CHARLOTTE -- When the Carolina Panthers come to training camp on Friday, they'll take the first step in fixing a two-year mess.
It won't be easy, as evidenced by a busy offseason in which they turned over huge numbers of players. But they made more splashes than ripples, meaning the core that was already around will be largely responsible for getting them back to the playoffs or onto a new course.
The players they signed were reminiscent of coach John Fox and general manager Marty Hurney's early offseasons, in which they added low-cost, high-potential guys. Then they drafted a personality, adding a physical runner and a huge run-blocking tackle in the first round.
That doesn't mean there aren't questions entering camp, and here are the first 10.
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1. Will the real Julius please stand up?
Yes, they've made schematic changes, moving defensive end Julius Peppers back to his natural right side and shifting the defensive tackles to create more pressure up the middle.
But the real pressure is on Peppers to get back to being himself, and not the guy that played in his spot last year.
If Peppers can return to double-digit sack form (not the 2.5 of last year), all the other pieces will fall into place for a defense that's looking at minor tweaks elsewhere. If he can't, the lack of pass rush will create more problems for the young back seven that carried them in 2007.
The only person that honestly knows the problem last year isn't talking, and until he fixes it, the entire defense will be suspect. Fox's defense is built upon getting to quarterbacks, and if the foundation is weak, the rest of the house will be shaky.
2. How important is the bullpen in camp?
Crucial. Quarterback Jake Delhomme will be on a relatively tight pitch count in Spartanburg, especially on two-practice days.
The purpose is two-fold. It gives him a final chance to rest his right elbow, rebuilt in October. Also, it gives more first-team reps to backup Matt Moore, who impressed enough in his three-game starting stint to keep the brass from hiring a veteran backup or drafting one.
As with Peppers, Delhomme's the key to the offense reviving. When he's on, Steve Smith's better, and it gives the running game a better chance. So keeping him fresh for the games that matter -- while getting him the necessary work with new people -- will be a fine line for them to walk.
3. When will they find their five?
For years the Panthers have struggled to find an identity on their offensive line, which is harder to latch onto than decent personnel. They were an odd mish-mash of players in the last few, with finesse blockers trying to play power and big-legged guys trying to work on the move.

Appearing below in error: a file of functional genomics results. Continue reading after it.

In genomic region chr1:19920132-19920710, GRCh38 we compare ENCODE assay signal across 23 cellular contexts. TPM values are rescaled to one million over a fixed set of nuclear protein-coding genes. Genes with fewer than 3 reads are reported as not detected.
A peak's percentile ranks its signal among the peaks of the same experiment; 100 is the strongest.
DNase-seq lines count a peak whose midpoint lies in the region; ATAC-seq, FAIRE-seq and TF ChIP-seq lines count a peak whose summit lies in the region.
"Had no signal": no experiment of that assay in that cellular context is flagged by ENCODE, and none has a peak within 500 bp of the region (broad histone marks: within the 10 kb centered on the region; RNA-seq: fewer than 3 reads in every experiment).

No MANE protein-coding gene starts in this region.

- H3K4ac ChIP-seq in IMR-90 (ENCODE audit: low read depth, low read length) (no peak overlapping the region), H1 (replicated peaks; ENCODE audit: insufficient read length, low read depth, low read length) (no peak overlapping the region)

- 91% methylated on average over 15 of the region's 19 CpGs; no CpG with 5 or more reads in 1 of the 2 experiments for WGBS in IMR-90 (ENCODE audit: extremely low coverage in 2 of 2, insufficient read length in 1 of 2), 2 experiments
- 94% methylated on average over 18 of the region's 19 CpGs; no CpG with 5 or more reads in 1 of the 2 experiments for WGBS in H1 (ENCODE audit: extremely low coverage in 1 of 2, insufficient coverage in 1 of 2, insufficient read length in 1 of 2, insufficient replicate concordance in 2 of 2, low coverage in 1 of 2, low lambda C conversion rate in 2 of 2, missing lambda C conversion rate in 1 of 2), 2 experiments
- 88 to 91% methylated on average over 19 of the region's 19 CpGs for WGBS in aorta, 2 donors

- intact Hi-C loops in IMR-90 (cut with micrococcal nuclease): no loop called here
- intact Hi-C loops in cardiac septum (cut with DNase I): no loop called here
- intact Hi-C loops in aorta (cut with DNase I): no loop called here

The mandate is clear, and the parts seems to match the philosophy. Now all they have to do is get them all working together.
Jordan Gross is back to left tackle next to Travelle Wharton, and they think that's a solid side. Second-year Ryan Kalil's being given the ball to snap, but the right side's more of a question. First-rounder Jeff Otah will start at tackle, but the guard spot's wide open between generic veteran Keydrick Vincent and reclamation project Toniu Fonoti. Either way, they'd be wise to pick one and move forward, giving the rookie a chance to familiarize himself with a partner.
4. How long before, or will, Stewart take over?
Sounds like first-round running back Jonathan Stewart is largely recovered from offseason toe surgery. Whether he's ready to practice fully remains to be seen.
Either way, his absence has opened the door for DeAngelo Williams to claim a starting job. Williams might be the incumbent, but it's Stewart who best matches Fox's philosophy. A thicker, physical runner, Stewart appears to be the best chance they have of replicating Stephen Davis circa 2003, and all they did was go to the Super Bowl that year.
They'll use them both, but it's hard to imagine Stewart not having more carries by December.
5. Youth and money, or experience?
There was a sense that when they signed linebacker Landon Johnson to their biggest offseason free-agent deal (not saying much, although it was three years, $10 million), he'd start. The thought was the versatile Johnson, along with Jon Beason and Thomas Davis, gave them a young, fast trio. But then they lined up in summer school, and not-young and not-all-that-fast Na'il Diggs was with the starters. The changes up front put more emphasis on the linebackers being in the right place, and Diggs always knows where to be.